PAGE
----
Does God have a reason to feel sorry? I think so. For me, I know He probably feels sorry about all my sins. He put me here to do His work and I’ve let Him down so many times. As my Father, He’s wondering if I will ever get it right or come back to Him the way He would want. All that He’s taught me and given to me that I’ve squandered in so many ways.

Then, I think of my own roles as a father, son, husband, brother, grandfather and uncle. Yes there is much to celebrate in each of these relationships and lives that I should touch. But, I can see the struggles in so many of their journeys. Sins, rejection of God and turning from our Faith…these all make God sad and they make me sad. I can join with God in His grief.

There are a few of my relatives who might be willing to discuss their faith, sin, God, truth, etc. But, most want nothing to do with any of it. There is no way I can force these discussions, my faith or God on most people.

Isn’t it exactly like that for God? He doesn’t force Himself on anyone. He’s there when we want to engage Him. He is always ready to welcome His prodigal sons and daughters.

But, He is always trying to fight the evil forces and our culture. Mostly He sees a battle that He’s losing. How much sadness must He feel not just for all of my sins, but for what is going on in this world? The persecutions of Christians, the challenge to the most basic aspects of life or marriage, relativism, materialism, the rejection of His Church and so many other false approaches to life.

With His faithful believers there is a bounty of other gifts He showers on us. He sends us people, books, programs, sacraments, liturgies, prayers, mercy, hope, love and the promise of eternal life with Him. These gifts are the tools for our lives, but also give us wisdom and understanding to see what God sees.

“Blessed are those who mourn, for they shall be comforted”… The second beatitude is where this brings me as I close.

Certainly, I believe that God, the person, mourns. He wants us to mourn with Him. That mourning gives Him comfort and eventually it will give us comfort.

That’s one of the ways we can love God. Yes, there are many other ways such as worship, following His teachings and acts of mercy.

But one form of prayer can be our joined compassion and suffering with Jesus.

Jesus was and is sad. He understands sadness. He knows we are sad. If we aren’t sad, truly there is something wrong because there is too much sin in our world to not be sad.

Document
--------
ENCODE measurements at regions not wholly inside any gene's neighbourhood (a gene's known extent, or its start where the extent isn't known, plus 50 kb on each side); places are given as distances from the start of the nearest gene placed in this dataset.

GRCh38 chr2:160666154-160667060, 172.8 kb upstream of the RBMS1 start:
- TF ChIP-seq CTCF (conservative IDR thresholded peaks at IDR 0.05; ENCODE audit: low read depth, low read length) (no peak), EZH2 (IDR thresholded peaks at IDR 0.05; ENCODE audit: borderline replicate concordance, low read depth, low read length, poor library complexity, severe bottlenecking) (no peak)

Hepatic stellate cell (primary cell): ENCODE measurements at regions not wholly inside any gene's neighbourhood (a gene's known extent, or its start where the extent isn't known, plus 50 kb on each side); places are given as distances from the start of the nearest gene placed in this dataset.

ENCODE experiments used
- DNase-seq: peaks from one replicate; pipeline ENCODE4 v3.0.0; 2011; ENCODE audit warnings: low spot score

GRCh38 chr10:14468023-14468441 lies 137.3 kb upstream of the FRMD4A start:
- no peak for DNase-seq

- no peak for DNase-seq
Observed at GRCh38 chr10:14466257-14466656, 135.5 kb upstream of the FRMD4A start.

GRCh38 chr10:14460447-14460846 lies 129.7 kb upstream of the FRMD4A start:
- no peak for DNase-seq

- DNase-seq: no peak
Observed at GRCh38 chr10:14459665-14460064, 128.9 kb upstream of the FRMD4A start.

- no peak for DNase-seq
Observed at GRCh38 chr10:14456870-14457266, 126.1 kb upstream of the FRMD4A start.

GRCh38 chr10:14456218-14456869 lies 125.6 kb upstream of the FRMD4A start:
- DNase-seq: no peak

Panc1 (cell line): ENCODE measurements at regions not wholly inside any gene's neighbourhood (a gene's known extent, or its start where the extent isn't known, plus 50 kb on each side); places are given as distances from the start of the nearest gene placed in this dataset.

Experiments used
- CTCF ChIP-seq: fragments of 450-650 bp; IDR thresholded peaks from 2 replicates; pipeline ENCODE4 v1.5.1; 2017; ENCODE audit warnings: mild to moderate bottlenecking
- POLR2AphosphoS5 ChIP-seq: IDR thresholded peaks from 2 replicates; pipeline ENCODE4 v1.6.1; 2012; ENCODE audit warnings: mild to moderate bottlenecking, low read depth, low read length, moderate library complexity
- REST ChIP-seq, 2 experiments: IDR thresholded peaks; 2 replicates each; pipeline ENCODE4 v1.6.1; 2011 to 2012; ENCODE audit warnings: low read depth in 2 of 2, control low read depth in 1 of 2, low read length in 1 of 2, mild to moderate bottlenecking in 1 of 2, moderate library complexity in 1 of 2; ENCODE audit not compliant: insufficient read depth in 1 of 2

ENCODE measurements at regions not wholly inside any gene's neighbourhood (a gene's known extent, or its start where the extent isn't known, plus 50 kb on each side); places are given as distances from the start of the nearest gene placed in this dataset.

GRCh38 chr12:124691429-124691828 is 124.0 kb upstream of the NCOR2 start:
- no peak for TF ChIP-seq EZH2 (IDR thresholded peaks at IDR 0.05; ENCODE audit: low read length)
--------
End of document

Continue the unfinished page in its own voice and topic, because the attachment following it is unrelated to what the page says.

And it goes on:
Most people don’t like to think about the fact that there have been and will be many lost souls. The final consequence of sin. The real reason for sadness.

God has always been sad because we’ve always let Him down. Yes, He has given us so much and He wants us to be grateful.

But, to love God, we also need to mourn with Him.

And, know that eventually we will be comforted with God when we are together in Heaven where all sadness will cease.

Finally, God’s love will win.

image: Maxim Apryatin / Shutterstock.com

John S. Cohoat

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John is a Midwesterner, born and raised in the great Hoosier State of Indiana. He jokes that he has a “checkered past” in that he didn’t choose the path that many thought he might when he left Notre Dame and rose quickly through the ranks at a large public accounting firm. He’s been the Chief Financial Officer at a medical laboratory and CEO of a small hospital. John has owned an ice cream company, operated restaurants, worked for large Catholic Health Care organizations, did real estate business development, wrote a book and owned a bed & breakfast. The last several years John led a membership and consulting strategy organization for small business owners.  For over a dozen years, John has mastered the art of copywriting for several small business clients and Catholic organizations. His true passion now is personal spiritual development including copywriting/fundraising for Catholic organizations and spiritual writing. You can find out more about John and his work at www.cohoatbusinessgrowth.com including samples of his writing.